In SQL Server there are several different types of functions so lets take a look at what they are:

  • Table Value Functions (These are functions that return a table or dataset)
    • Inline (Contains a single T-SQL Statement)
    • Multi-Statement (Contains multiple T-SQL Statements and other functions such as Cursors and While loops)
  • Scalar-Valued Functions (Returns a single value)


There are many different reasons that developers use functions such as repeatable code, generic datasets, common logic etc…  These are all good reasons to use functions when used in the properly.  To understand properly lets start by taking a look at how functions work.

Table Valued Functions

There is a significant difference between the Inline vs. Multi-Statement functions when it comes to performance.  To help show some of these differences I created a few functions as well as a view and stored procedure to help show some differences that you can download here and goes against the Adventure Works database.  Lets first just take a look at what happens when we call the two functions of SALES.GetSalesOrderDetail() and SALES.GetSalesOrderDetail_Multi().   If you SET STATISTICS IO ON and SET STATISTICS TIME ON you will notice that the multi statement takes almost double the CPU Time (hint also run DBCC DROPCLEANBUFFERS and DBCC FREEPROCCACHE to insure data isn’t cached between tests)  Most of this overhead is contained in the insert to the temporary table which is a needed overhead of multi-statement functions. 

Now before I show comparisons to views and stored procedures lets take a look at one other significant difference between these two functions and that is when we use them in a join statement.  For this test I am going to execute the following two commands

SELECT sod.*
FROM SALES.GetSalesOrderDetail() sod
join sales.SalesOrderHeader soh
on sod.SalesOrderID = soh.SalesOrderID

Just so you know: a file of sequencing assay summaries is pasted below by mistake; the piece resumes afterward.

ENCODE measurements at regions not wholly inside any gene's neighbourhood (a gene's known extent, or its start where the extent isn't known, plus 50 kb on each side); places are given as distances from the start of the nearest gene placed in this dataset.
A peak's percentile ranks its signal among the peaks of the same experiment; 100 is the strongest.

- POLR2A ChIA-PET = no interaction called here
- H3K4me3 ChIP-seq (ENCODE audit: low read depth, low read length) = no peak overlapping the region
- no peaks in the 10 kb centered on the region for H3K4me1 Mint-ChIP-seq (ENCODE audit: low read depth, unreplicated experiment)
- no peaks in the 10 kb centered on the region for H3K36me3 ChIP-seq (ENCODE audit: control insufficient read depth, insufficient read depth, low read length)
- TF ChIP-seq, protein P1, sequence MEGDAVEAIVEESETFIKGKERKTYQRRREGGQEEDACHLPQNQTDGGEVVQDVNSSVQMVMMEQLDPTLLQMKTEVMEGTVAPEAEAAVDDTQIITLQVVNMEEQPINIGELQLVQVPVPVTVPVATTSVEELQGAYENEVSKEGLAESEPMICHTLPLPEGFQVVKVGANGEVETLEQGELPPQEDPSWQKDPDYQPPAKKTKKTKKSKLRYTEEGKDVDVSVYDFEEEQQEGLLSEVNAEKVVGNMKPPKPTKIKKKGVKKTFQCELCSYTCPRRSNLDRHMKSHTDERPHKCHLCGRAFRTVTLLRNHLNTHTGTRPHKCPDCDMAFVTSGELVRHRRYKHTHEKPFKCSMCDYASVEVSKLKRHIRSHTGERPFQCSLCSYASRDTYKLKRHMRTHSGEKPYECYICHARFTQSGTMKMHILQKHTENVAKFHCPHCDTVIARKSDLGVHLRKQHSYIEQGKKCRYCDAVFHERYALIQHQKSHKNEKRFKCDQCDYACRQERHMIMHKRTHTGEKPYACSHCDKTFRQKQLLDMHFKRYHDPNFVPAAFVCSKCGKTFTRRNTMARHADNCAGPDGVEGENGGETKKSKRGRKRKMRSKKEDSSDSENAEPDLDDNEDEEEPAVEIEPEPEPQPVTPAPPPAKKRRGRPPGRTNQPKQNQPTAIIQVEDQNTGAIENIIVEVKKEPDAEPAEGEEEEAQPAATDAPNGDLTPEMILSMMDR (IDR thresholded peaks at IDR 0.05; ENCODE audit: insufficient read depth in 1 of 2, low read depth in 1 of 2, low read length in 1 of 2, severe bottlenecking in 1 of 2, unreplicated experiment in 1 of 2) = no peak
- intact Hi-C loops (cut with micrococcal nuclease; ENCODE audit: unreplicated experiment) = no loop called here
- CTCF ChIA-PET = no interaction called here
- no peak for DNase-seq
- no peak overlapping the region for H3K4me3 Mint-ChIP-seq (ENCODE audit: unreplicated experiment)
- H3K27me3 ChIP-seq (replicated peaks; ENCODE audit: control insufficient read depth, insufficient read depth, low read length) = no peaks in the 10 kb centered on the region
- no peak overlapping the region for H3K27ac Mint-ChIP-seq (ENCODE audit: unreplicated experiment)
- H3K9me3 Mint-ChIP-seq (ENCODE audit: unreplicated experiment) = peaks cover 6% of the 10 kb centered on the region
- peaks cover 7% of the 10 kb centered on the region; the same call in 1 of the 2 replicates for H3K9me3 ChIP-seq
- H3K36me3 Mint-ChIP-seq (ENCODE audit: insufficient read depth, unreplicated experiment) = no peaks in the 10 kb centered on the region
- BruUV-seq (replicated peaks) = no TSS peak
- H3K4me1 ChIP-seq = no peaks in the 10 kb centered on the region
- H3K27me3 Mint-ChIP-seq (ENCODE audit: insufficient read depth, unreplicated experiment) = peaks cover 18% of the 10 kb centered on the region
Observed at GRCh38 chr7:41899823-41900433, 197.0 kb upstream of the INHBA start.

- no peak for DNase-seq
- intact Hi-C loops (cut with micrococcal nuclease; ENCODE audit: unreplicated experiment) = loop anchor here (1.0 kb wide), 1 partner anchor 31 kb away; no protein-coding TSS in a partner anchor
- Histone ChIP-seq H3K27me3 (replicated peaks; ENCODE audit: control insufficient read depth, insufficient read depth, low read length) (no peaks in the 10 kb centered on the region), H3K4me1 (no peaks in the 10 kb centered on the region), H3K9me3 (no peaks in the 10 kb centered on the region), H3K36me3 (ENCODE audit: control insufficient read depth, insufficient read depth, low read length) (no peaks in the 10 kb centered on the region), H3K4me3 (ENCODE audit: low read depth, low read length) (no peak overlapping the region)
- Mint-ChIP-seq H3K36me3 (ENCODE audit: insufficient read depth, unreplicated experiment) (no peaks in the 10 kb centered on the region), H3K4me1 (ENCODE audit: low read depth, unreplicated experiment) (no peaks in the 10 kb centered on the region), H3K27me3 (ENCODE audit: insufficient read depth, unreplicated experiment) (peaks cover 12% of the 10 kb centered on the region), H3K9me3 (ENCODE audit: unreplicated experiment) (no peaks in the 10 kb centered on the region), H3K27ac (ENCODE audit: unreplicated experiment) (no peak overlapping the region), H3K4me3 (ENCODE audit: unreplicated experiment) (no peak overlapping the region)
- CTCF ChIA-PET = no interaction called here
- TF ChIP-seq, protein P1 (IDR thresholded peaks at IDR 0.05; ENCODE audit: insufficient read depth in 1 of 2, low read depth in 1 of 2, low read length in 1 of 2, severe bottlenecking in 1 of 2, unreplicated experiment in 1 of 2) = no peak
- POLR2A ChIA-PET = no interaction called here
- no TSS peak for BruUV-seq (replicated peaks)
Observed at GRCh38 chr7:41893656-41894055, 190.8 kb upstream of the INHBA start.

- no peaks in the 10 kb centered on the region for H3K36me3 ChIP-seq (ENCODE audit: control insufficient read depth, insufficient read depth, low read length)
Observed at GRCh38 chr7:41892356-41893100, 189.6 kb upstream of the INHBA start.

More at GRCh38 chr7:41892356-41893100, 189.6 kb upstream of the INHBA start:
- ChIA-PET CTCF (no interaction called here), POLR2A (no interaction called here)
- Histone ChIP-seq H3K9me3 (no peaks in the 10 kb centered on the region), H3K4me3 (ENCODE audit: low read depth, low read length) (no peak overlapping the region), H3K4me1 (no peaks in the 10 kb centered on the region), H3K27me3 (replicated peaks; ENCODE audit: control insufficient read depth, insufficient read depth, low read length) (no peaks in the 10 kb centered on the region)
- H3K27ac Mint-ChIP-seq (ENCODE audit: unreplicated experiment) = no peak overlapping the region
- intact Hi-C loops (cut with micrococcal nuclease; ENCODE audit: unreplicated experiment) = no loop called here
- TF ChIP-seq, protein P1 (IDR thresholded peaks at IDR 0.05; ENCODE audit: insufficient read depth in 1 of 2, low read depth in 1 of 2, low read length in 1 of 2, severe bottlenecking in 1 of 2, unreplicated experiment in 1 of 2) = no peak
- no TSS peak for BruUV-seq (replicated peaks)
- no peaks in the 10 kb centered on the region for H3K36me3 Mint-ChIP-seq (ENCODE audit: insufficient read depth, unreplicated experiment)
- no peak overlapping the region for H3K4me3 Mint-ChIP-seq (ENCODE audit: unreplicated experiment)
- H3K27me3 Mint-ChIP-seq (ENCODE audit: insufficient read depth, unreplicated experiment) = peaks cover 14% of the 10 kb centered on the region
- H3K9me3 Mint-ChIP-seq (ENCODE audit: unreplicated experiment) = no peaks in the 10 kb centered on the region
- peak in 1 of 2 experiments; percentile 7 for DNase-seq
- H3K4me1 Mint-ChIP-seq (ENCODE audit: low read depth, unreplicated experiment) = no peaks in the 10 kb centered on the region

SELECT sod.*
FROM SALES.GetSalesOrderDetail_Multi() sod
join sales.SalesOrderHeader soh
on sod.SalesOrderID = soh.SalesOrderID

If you take a look at the execution plans you will notice a significant difference with the inline functions as the SQL can be interpreted and joined using a Merge Join operator and also notice the estimated row count is fairly accurate.  However with the multi-statement function you will see that the SQL can not be interpreted and the function is applied via a nested loop and sequence operator as well as the row count is not accurate and set to 100.  If you also take a look at the CPU time on the multi statement used with a join you will see about 3x the cost.  

Now just for a comparison run the similar query this time using the view.

SELECT sod.*
FROM SALES.SalesOrderDetail_View sod
join sales.SalesOrderHeader soh
on sod.SalesOrderID = soh.SalesOrderID

You will notice the same execution plan as the inline functions but on average you should see about 1/2 the cost of the CPU with the view compared to the function. 

Scalar-Valued Functions

Scalar Valued Functions operate very similar to the multi-step table valued functions in that they require significant CPU cycles and typically the migration path from Scalar Functions is to use inline T-SQL.  There are multiple ways to do this but lets take a look at the following example, which you can download the script to create the function here.

This is a simple function that is just concatenating some fields to format an address.  If we call the function vs do the same query inline you will see an almost 10x cost in CPU for the function. See the examples below.

    Person.FormatAddress(AddressLine1,AddressLine2,City,StateProvinceID,PostalCode) AS FormatAddress


    COALESCE(AddressLine1,”) + ‘ ‘
    + COALESCE(AddressLine2,”) + ‘ ‘
    + COALESCE(City,”) + ‘ , ‘
    + COALESCE(st.StateProvinceCode,”) + ‘ ‘